Love is a powerful emotion that captivates human attention, and that’s apparent in poetry, art, and even scientific studies, says Marla Ahlgrimm. But beyond the realm of intimacy, falling in love also has an effect on our physiological selves. The song of love triggers a symphony of hormonal changes within us. Today, Marla Ahlgrimm takes a look at how love potentially influences women’s hormones.
Oxytocin, The Love Hormone
Oxytocin is referred to as the love hormone. This little chemical plays a central role in the experience of falling in love. Marla Ahlgrimm explains that when women are in the early stages of romantic attachment, the brain releases more oxytocin than normal. This fosters feelings of trust, attachment, and bonding. Oxytocin promotes closeness and intimacy. Interestingly, oxytocin is also released in high quantities during the birth and labor process and also while breast-feeding, which is in part responsible for the strong bonds formed between mother and baby.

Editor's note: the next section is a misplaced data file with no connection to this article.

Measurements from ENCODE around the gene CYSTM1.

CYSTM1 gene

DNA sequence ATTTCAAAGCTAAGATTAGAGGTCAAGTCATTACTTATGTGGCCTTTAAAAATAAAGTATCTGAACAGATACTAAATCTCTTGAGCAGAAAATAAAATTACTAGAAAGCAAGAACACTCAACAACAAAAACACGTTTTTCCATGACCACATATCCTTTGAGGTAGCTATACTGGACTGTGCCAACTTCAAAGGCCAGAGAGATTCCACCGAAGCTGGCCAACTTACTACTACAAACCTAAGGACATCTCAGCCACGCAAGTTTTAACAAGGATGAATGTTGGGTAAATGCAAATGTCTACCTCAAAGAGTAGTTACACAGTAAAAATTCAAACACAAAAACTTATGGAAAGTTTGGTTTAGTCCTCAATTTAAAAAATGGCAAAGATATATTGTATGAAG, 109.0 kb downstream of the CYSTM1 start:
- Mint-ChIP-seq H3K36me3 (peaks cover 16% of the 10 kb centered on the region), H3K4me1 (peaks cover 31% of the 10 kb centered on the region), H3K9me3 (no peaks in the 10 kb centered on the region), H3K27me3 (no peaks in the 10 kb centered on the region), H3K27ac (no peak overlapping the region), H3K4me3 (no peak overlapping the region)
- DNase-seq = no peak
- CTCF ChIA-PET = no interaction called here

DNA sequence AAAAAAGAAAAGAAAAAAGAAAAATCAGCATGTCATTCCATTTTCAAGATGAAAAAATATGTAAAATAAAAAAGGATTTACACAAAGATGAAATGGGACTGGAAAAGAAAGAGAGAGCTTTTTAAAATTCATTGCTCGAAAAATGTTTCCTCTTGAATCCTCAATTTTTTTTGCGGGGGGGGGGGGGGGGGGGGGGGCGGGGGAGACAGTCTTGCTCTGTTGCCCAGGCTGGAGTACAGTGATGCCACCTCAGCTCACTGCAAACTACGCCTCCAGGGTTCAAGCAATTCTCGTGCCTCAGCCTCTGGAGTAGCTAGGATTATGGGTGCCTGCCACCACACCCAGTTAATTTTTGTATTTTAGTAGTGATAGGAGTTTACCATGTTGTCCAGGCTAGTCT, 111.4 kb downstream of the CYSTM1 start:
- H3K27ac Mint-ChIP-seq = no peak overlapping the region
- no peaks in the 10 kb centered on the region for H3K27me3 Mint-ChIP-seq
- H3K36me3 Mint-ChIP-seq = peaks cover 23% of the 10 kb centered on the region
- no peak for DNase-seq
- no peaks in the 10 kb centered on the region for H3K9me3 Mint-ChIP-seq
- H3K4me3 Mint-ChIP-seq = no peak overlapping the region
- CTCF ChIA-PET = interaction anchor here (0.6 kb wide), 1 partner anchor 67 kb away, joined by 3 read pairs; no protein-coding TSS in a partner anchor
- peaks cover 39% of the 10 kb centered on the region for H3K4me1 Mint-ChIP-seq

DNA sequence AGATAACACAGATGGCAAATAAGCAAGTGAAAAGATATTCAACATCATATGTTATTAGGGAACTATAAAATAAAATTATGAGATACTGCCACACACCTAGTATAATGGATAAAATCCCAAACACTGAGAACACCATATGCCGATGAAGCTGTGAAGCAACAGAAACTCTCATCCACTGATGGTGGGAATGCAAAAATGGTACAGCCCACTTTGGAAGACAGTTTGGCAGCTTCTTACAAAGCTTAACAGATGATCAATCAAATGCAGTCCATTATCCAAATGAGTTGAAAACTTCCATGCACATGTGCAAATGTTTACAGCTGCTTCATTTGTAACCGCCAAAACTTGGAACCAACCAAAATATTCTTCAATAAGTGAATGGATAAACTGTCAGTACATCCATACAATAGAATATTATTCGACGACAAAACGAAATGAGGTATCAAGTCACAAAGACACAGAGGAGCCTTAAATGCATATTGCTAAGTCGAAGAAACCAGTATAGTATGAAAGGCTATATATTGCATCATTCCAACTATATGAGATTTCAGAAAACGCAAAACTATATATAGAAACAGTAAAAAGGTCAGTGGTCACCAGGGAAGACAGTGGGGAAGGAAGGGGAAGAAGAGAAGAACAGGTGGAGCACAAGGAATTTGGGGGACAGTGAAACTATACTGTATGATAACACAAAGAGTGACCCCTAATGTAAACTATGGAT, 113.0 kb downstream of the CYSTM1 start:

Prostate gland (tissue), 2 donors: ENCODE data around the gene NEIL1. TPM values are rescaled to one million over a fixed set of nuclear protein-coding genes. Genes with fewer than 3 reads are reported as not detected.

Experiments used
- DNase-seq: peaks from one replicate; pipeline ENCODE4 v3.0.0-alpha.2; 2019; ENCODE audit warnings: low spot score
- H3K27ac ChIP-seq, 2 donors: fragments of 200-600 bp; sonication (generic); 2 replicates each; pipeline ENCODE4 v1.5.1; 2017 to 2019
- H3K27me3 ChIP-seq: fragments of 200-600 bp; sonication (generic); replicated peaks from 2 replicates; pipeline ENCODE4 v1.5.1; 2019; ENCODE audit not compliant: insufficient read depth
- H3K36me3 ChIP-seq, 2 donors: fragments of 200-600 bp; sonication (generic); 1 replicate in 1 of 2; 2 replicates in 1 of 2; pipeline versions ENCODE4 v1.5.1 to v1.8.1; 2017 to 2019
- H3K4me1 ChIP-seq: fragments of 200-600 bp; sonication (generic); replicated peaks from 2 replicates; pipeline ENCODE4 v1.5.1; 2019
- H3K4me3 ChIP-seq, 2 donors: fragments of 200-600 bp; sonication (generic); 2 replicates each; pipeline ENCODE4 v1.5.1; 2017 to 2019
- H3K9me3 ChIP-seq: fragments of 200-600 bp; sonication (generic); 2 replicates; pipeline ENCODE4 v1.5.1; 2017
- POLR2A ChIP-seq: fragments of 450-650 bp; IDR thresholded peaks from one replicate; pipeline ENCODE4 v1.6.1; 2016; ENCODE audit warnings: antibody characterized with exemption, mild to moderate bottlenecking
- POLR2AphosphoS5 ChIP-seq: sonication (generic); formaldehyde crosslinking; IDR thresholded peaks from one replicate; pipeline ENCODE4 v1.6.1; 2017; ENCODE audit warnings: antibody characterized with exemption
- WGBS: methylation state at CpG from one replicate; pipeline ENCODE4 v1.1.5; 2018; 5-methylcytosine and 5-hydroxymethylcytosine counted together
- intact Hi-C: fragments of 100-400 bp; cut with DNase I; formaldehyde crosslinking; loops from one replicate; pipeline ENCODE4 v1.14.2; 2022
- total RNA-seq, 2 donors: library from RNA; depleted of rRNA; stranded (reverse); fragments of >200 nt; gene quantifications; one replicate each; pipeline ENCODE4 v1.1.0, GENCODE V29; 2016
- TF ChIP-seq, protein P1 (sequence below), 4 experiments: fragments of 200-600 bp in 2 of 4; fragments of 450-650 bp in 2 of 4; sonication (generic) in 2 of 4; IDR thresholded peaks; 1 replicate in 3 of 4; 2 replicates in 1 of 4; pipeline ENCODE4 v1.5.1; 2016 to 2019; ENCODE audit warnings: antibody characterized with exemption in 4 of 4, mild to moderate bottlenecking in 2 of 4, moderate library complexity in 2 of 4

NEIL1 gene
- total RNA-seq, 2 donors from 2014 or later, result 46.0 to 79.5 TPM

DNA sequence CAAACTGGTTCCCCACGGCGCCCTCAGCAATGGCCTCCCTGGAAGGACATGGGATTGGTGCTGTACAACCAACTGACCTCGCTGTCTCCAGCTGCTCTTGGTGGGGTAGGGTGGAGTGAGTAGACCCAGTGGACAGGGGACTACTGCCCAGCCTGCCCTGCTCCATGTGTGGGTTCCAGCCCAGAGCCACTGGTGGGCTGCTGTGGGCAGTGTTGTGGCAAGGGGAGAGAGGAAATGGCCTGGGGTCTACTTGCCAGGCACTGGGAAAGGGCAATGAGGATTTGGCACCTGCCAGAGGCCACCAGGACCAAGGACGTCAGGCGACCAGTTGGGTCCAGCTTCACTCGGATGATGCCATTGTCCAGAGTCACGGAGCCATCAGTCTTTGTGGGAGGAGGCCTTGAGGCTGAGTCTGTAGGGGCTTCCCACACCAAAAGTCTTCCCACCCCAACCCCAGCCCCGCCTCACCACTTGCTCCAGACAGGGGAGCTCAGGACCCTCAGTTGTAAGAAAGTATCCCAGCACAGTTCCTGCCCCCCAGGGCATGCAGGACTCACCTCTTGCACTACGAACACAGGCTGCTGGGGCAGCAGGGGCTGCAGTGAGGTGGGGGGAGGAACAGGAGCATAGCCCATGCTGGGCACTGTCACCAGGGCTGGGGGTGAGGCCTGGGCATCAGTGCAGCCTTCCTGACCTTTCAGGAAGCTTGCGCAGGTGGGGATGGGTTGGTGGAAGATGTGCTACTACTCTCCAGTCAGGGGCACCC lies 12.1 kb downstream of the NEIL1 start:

Dopamine And The Reward System
Oxytocin isn’t the only chemical kicked out of the brain when falling in love, says Marla Ahlgrimm. New romantic feelings also trigger a surge of dopamine in the brain’s reward system. Dopamine is released in response to feelings of pleasure, motivation, and satisfaction. According to Marla Ahlgrimm, dopamine also creates a euphoric sensation, which can lead to increased energy levels and exhilaration and boost a woman’s sense of happiness. Dopamine is also released during the anticipation of seeing a new lover after time apart.